This is the big finale. Tie the end-of-meal cocktail to the dessert without overthinking it. Are you serving an apple cobbler? Serve a sparkling apple cider with a Jack Apple base and a dash of bitters. That’s something you can build in a pre chilled glass in 20 seconds.
Let everyone serve their own cake or pie, while you make those simple, build-in-the-glass cocktails. We like going the champagne flute route. Fill that flute with a base+sweetener+bitters and then top with something sparkling — it’s easy, fast, and is almost impossible to screw up. After everyone is full and about to hit a sugar buzz, it’s time to start game night!
This is where things can go in a couple of directions. To keep the fun going, it might be a good play to bust out a deck of cards or even your crew’s favorite board game. Our advice is to play a game that’s both engaging for everyone and has a pretty quick end. A “first-winner takes all” game is ideal, so that other guests don’t have to wait around.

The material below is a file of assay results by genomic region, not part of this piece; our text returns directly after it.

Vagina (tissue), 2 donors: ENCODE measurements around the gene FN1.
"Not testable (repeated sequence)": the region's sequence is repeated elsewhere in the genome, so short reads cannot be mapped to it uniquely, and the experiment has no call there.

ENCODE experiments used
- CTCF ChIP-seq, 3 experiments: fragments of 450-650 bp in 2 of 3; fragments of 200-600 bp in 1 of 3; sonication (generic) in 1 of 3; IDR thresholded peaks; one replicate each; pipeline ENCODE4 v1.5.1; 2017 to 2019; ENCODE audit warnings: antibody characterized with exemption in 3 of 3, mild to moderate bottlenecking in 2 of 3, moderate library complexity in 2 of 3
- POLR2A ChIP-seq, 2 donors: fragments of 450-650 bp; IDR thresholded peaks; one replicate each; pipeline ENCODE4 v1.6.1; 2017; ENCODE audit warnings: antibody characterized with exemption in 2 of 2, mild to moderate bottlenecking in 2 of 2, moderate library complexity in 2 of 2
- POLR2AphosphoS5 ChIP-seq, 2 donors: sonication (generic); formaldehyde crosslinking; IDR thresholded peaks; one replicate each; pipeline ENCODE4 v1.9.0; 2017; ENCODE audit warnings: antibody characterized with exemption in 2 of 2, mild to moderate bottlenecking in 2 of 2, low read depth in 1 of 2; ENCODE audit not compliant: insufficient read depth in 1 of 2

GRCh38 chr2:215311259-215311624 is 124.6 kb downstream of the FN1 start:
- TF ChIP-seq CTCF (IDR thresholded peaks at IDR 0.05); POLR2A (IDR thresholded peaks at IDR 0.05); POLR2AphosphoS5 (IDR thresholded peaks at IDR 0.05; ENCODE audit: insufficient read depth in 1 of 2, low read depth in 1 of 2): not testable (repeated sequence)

Likewise, there are plenty of party games you can play without boards or cards. Sit in a circle (with post-dinner cocktails) and have each person reveal their favorite concert or dream dining destination. It’s probably best to stay away from discussions about film and TV to avoid spoilers.
If your guests really have some time to hang, watch a really good bad movie that you can all talk over, joke about, and passively watch if some guests want to just hang out. Sometimes nothing finishes a night stronger than living out the best bad movie ever with your friends.
At some point, you’re going to have to say “good night” to your guests. It’s a feeling that’s almost the opposite of that early energy that was buzzing around the room while you were waiting for that doorbell to ring.
While it’d be smart (time-wise) to ask your guests to help you clean up, don’t. Even if they offer, do that yourself after everyone’s left. After all, if it’s just you, then you can do the bulk of the clean-up in the morning after the kind of well-earned sleep that comes from pulling off the perfect party.